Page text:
Sunday, October 25, 2015

Abandoned Wells are NOT a sign of "Responsible Gas Drilling"

One of the arguments from the pro-drilling faction in my town and surrounding region is that "gas drillers are good neighbors". If you are on the receiving end of lease money, it may seem that way - even if you have to put up with the inconvenience of a wellpad on your best pasture or some contamination in your water supply. They're certainly good neighbors if you're a truck driver or run a gravel mining operation. And I know some hard-working people have earned good money working for them.

An abandoned, unplugged well in PA
But when the going gets tough, some of these drilling companies cut and run - leaving thousands of abandoned wells that need to be plugged. And who picks up the bill? We do. The taxpayers. We pay the cost of plugging wells long after the drillers have pocketed their profits.

So what's the problem with these wells? If they are not properly plugged, they provide pathways for methane to travel into the atmosphere, adding greenhouse gases to an already growing climate catastrophe. They also provide pathways for chemicals and methane to flow from a current well into groundwater or drinking water wells.

This is the problem:
graphic from NPR article  

There are thousands of abandoned and unplugged wells, and drillers - and state regulators - don't know where they are. Back in 2012, the PA Department of Environmental Protection estimated there were about 200,000 abandoned wells - and that was before companies started drilling in the Marcellus.

This isn't just a Marcellus Shale problem; Alberta faces a growing number of abandoned wells. When the price of oil or gas declines, the companies just walk away - leaving the government to clean up after them. Alberta does have an "orphaned well" fund that helps cover the cost but - especially with deeper wells - remediating a site can cost up to $1 million and take 10 years. Responsible drillers don't do that to their neighbors.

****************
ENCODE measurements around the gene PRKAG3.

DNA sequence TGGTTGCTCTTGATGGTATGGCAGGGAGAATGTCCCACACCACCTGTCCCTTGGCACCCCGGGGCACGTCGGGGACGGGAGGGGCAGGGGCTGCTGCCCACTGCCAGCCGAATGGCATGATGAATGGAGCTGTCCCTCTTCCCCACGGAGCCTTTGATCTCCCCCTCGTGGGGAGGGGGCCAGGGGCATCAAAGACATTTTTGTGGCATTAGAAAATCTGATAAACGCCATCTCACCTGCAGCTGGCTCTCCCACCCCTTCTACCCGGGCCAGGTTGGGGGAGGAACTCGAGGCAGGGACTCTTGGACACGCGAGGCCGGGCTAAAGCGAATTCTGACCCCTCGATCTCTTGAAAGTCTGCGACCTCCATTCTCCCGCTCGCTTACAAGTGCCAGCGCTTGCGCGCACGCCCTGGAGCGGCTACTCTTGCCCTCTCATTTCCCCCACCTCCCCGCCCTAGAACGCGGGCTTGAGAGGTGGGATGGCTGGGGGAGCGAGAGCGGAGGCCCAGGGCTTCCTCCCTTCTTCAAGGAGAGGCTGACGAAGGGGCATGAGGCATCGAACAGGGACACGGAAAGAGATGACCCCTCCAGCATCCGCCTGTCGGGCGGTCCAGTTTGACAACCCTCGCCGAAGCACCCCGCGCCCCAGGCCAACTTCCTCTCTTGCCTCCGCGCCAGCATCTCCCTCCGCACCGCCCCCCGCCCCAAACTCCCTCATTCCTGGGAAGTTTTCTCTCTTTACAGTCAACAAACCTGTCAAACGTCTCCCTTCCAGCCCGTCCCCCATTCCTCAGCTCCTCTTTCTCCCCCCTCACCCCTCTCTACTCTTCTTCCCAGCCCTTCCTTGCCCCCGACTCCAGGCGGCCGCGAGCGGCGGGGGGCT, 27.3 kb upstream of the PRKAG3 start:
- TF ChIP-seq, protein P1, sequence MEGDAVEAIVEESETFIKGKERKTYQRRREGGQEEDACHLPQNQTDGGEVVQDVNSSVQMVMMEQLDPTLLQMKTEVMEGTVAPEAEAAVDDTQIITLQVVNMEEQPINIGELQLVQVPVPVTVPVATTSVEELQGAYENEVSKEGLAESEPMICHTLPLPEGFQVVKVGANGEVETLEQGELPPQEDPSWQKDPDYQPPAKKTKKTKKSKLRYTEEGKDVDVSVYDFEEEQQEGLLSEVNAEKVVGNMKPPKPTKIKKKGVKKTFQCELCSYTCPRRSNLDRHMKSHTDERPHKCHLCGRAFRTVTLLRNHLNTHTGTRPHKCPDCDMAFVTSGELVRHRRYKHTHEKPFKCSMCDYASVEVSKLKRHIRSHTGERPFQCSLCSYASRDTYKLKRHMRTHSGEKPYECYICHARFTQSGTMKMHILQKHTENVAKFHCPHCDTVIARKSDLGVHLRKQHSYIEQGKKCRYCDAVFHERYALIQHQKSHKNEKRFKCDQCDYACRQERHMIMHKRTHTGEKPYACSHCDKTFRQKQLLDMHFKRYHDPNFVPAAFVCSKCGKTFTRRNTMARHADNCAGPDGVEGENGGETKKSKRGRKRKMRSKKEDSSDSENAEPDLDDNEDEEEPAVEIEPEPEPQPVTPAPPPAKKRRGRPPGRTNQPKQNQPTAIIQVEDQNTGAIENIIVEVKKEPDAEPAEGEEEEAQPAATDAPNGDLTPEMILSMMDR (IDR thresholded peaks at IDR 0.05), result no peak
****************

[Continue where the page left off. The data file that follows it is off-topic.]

Wyoming is facing the same problem, now that the gas boom is going bust. They've got more than 4,000 methane-bed gas wells to locate and plug - because the companies who drilled the wells up and left.  Granted, coalbed-methane wells are shallow, and only cost around $10,000 apiece to plug - but that adds up to $30 million - and, say regulators, the newer wells are deeper and cost tens of thousands more to plug. Once again, corporations pocket the profit and leave the public with the cleaning tab. Responsible drillers don't do that to their neighbors.

Despite evidence that drilling contributes to impacts to public health, including low birth weights premature births, and increased hospitalizations of people living near drilling sites; decreased  air quality (even if you live hundreds of miles away from the actual drilling site), potential human-induced seismic activity, and decreased water quality, the Candor town board is convinced that "everyone" in town wants to be fracked. They fully intend to pass a resolution supporting gas-fracking at their November 10 board meeting.

The proposed well isn't in our town, one board  member pointedly told someone during a previous meeting, so why are we all upset? (Maybe because air and water contamination don't respect town boundaries?) On the other hand, the proposed well isn't in our town, so why is our town board so headstrong adamant about passing this resolution? Could it have something to do with the old-boy network? Or the fact that our town supervisor traveled to Harrisburg, PA a couple days ago to meet with Pennsylvania lawmakers about how our town can secede from NY?


  1. One problem is that the well financial security requirements imposed by DEC are too low--only $2,500 to $5,000 per well depending on the depth of the well. At today's prices, it costs a lot more than that to plug a well. The financial security requirements need to be substantially increased.

    1. That is a big problem - not only in NY but also Wyoming, Alberta, and everywhere else pretty much.

  2. Don't forget the $100 fee tacked on to each drilling application that goes to the Oil & Gas Fund, which not only pays for plugging abandoned orphan wells but should compensate municipalities for any damages from spills. Plugging a well cost thousands to tens of thousands of dollars. NYS has a list of hundreds of priority abandoned well to be plugged and estimates that there are tens of thousands that are not in the well database and their status is unknown.